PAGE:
1,3-Butadiene is often referred to simply as butadiene. However, the general term butadiene includes both the common industrial chemical 1,3-butadiene and 1,2-butadiene, a contaminant in some industrial processes. Physical characteristics of 1,3-butadiene are shown below.
|Physical Characteristics of 1,3-Butadiene|
|Physical Description||Colorless gas that has a mild gasoline-like odor.|
|Boiling/Melting Point||24ºF / -164ºF|
|Vapor Pressureemail@example.comºF: 1,840 mm Hg|
|Specific Gravity||@68ºF: 0.62|
|Solubility||Soluble in alcohol, ether, acetone, and benzene, not soluble in water.|
|Flammable||Extreme fire hazard.|
The health effects caused by exposure to 1,3-butadiene can be split into two categories: acute and chronic. Acute exposures can further be split into low and high doses. Acute low exposures may cause irritation to the eyes, throat, nose, and lungs. Frostbite may also occur with skin exposure. Acute high exposures may cause damage to the central nervous system or cause symptoms such as distorted blurred vision, vertigo, general tiredness, decreased blood pressure, headache, nausea, decreased pulse rate, and fainting. Chronic effects caused by exposure to 1,3-butadiene are controversial. Several human epidemiological studies have shown an increase in cardiovascular diseases and cancer. However, due to the small numbers of cancers and confounding factors such as smoking, and simultaneous exposure to benzene and styrene, a true causal relationship cannot be established. Experiments involving chronic exposures to mice and rats have shown a strong causal relationship between 1,3-butadiene exposure and cancer. Animal studies have also shown reproductive and developmental problems. Based on human and animal studies, the EPA has classified 1,3-butadiene as a known human carcinogen. The American Conference of Governmental Industrial Hygienists (ACGIH) has given 1,3-butadiene a rating of A2, suspected human carcinogen.
The following links provide information about the health effects of 1,3-butadiene:
- 1,3-Butadiene. National Institute for Occupational Safety and Health (NIOSH), (May 1994). Provides an Immediately Dangerous to Life or Health (IDLH) document that includes acute toxicity data for 1,3-butadiene.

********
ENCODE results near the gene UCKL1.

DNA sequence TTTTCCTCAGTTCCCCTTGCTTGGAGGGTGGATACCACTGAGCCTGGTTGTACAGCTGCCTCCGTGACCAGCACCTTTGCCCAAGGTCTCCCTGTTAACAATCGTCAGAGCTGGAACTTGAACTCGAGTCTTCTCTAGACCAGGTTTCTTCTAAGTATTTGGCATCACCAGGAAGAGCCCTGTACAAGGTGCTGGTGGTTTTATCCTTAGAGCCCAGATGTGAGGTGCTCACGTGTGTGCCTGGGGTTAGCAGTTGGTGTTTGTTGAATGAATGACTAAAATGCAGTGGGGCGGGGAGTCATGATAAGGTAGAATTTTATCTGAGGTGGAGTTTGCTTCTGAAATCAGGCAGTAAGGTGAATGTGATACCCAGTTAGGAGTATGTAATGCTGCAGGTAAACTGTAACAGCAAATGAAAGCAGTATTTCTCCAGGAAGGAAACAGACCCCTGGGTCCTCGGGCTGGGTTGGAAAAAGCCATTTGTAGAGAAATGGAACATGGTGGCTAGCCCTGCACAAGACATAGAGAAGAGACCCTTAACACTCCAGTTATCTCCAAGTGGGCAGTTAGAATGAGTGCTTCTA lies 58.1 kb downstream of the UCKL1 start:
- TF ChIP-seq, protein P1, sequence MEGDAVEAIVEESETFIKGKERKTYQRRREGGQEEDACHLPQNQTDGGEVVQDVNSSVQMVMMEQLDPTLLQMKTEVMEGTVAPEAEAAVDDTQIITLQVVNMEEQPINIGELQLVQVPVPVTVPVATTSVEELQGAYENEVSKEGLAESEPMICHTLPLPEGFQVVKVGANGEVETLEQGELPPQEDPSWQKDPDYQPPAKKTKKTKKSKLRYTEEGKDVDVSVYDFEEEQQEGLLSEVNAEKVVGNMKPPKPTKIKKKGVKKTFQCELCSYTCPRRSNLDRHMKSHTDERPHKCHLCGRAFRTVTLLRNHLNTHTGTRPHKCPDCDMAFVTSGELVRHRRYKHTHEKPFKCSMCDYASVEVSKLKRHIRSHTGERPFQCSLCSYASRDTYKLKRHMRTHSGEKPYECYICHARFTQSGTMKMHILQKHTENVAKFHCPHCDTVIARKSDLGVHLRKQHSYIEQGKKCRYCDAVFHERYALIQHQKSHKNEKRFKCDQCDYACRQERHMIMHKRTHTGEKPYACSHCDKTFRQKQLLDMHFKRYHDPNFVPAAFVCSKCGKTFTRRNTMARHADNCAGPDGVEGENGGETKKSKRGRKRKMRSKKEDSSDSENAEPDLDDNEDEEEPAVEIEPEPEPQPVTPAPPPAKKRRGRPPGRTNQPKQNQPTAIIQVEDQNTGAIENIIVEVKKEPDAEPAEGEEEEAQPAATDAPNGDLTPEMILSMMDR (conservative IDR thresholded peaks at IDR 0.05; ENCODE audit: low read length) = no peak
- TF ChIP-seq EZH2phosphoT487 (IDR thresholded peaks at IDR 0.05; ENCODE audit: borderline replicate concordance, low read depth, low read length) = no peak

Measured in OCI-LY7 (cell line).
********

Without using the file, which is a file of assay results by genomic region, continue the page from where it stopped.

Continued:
- 1,3-Butadiene. Department of Health and Human Services (DHHS), National Institute for Occupational Safety and Health (NIOSH) Publication No. 84-105 (Current Intelligence Bulletin 41), (February 1984). Report on studies of animals and humans exposed to 1,3-butadiene. Provides information on health effects at threshold exposure levels.
- TOXNET for 1,3-Butadiene. The National Library of Medicine.
- Report on Carcinogens (RoC). U.S. Department of Health and Human Services (DHHS), National Toxicology Program (NTP). Identifies and discusses agents, substances, mixtures, or exposure circumstances that may pose a health hazard due to their carcinogenicity. The listing of substances in the RoC only indicates a potential hazard and does not establish the exposure conditions that would pose cancer risks to individuals.
- 1,3-Butadiene (PDF). NTP classification: Known to be a human carcinogen
- International Agency for Research on Cancer (IARC) Monographs on the Evaluation of Carcinogenic Risks for Humans (PDF). World Health Organization (WHO). IARC Classification: Carcinogenic to humans (Group 1).
- Toxicological Profile for 1,3-Butadiene. Agency for Toxic Substances and Disease Register (ATSDR), (September 2009).
- ToxFAQs™ for 1,3-Butadiene. Agency for Toxic Substances and Disease Registry (ATSDR), (September 2009). Answers the most frequently asked health questions about 1,3-butadiene.
- 1,3-Butadiene (CASRN 106-99-0). Environmental Protection Agency (EPA), Integrated Risk Information System (IRIS). Provides information on carcinogenicity, exposure risks based on amount and route of entry.
- NTP Toxicology and Carcinogenesis Studies of 1,3-Butadiene (CAS No. 106-99-0) in B6C3F1 Mice (Inhalation Studies). National Institute of Environmental Health Sciences (NIEHS), (May 1993). Contains links to pathology and targeted organs of 1,3-butadiene.
- 1,3-Butadiene. Environmental Protection Agency (EPA), (Revised March 2009). Lists 1,3-butadiene as a Hazardous Air Pollutant (HAP) under the National Emissions Standard Hazardous Air Pollutants section of its Clean Air Act.
- Health Assessment of 1,3-Butadiene (PDF). Environmental Protection Agency (EPA), National Center for Environmental Assessment, (October 2002). Report on ambient exposure hazards with focus on carcinogenicity and reproductive/developmental effects. Includes assessment of exposure levels on carcinogenic and reproductive/developmental effects.
- 1,3-Butadiene (PDF). New Jersey Department of Health and Senior Services, Hazardous Substance Fact Sheet, (Revised July 2007). Provides a summary source of information of all potential and most severe health hazards that may result from 1,3-butadiene exposure.
- International Chemical Safety Cards: 1,3-Butadiene. National Institute for Occupational Safety and Health (NIOSH), (December 4, 2000). Summarizes essential health and safety information on 1,3-butadiene in emergency situations including exposure, fire, and explosion.
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